• If you have a demand for hardcovers, have you looked into IngramSpark / LightningPress for example? If you have a sufficient demand, you could set up a run with those companies which (assuming you price your hardback at $20+/book or so before shipping) may be somewhat profitable and give you things to bring to conventions, etc. to sign and sell.

      • Size is the catch I keep running into with places. A lot of my books are large and long (I do epics) … and in some cases outstrip print capability. My most recent title, for example, Colony, weighs in at over 1100 pages—well past most small print press’ capacities.

        • Have you considered the Tolkien approach then? (i.e. split into 3 books)

          • There’s a catch with that. A few catches, actually. The first being that then you need three, self-contained stories … rather than one, cohesive whole. You get the same problem that plagued the movie adaptation of The Hobbit which was, to borrow Bilbo Baggin’s phrase “stretched like butter over too much bread.”

            There are other problems as well. Where with one volume, it’s one purchase, with splitting something into three volumes, you also have three sales to make. A good deal for royalties, maybe … but not so much for the reader.

            Books as large as Colony and larger still have been published, but it’s usually something like Sanderson’s Stormlight Archives: a specialty print specifically for the massive volume.

            All I need to do is get ebook sales to the point where that’s the logical option.

            • For those unfamiliar with Sanderson’s Stormlight series, the second (and most recent) of the planned ten books was literally at the absolute maximum page count that the book binder could handle.

            • The truth of the matter is that Tolkien himself designed the Lord of the Rings as a single work and it was always a publishing decision to split it into three books.

              Let’s take Colony as an example. I assume this is the Colony to which you are referring:
              https://www.amazon.com/Colony-Max-Florschutz-ebook/dp/B01MDSRRFQ

              Just looking at the table of contents, I can tell you already have it divided into 4 parts. I’ll admit, I’m in the process of reading the Amazon sample, so please forgive me if I get this slightly wrong:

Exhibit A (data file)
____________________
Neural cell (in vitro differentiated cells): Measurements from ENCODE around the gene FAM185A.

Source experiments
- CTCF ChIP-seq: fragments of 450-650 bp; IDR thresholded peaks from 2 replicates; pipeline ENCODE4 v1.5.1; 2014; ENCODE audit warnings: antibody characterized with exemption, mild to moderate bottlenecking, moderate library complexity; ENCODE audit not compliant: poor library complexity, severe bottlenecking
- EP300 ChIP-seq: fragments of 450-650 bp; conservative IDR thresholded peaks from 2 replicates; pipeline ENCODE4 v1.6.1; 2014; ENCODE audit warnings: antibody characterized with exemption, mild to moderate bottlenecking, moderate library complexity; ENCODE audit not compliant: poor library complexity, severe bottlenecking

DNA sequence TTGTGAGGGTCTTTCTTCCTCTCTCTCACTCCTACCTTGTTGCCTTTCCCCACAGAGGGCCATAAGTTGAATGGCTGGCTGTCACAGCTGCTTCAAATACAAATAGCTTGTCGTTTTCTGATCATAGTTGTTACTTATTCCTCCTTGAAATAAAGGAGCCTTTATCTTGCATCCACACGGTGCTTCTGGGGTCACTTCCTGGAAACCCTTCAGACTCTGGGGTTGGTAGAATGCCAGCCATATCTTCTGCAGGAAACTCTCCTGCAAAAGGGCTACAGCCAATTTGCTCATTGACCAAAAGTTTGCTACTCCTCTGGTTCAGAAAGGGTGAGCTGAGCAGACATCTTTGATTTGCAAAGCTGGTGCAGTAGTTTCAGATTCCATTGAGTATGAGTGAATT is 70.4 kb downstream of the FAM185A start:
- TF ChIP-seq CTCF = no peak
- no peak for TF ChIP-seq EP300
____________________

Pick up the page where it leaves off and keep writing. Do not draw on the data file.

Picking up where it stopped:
Book I: Prologue & Part I (ends with what is currently Interlude I)
              Book II: Part II (ends with what is currently Interlude II)
              Book III: Parts III and IV (with End and Epilogue)
              Depending on how many pages are in Part II versus Parts III and IV, you might decide to shift Part III into Book II – but guessing by the number of chapters in each part, this would work. The only additional work you might consider is (a) adding a dramatis personae list to the end of each of the three books, (b) adding an additional intro chapter to books II and III summarizing what you view as the key events in Books I and II respectively and (c) coming up with subtitles for the three books: “Colony – _______”, “Colony – ________” and “Colony – __________”. Key additional thoughts for you: (i) If there is a way to exclude the additional intro chapter on what has gone before from the Amazon preview, I’d recommend you do so. (ii) The subtitles could be as simple as “Beginnings”, “Intermezzo”, “Finale” or could actually reflect something of what is going on in a given part of the book.

              Now, let’s talk pricing. You have the complete saga priced at $7.99 on Amazon. For purposes of this discussion, I’m going to presume you’d leave the current offering available. For “Colony – Beginnings” (i.e. Book I), I’d suggest an ebook pricing of $0.99. This is the crack to get the reader hooked. You are significantly discounting the first 1/3 in order to get them to try the book. Admittedly, given my limited understanding of the royalty structure, that puts you in a lower royalty percentage for the first book (35%), but I think you still come out slightly ahead if someone buys all 3 piecemeal with the prices suggested below. For “Colony – Intermezzo” (i.e. Book II) and “Colony – Finale” (i.e. Book III), an ebook price of $3.99 for each of them is more line with many of your competitors and yields a total price to the end reader of $8.97 – only $0.98 greater than your current ebook pricing (and gets you only around $0.35 more in royalties from each reader).

              You are then in a position to do POD for each of the three books – both hardback and/or soft cover – and potentially can look at offering a slight discount if someone orders the “full boxed set”. It is still an epic saga – it is just one spread over 3 books. If the boxed set sells well enough, then you can talk about a special leather covered special printing / high quality edition which contains all 3 books of Colony at an appropriate price point.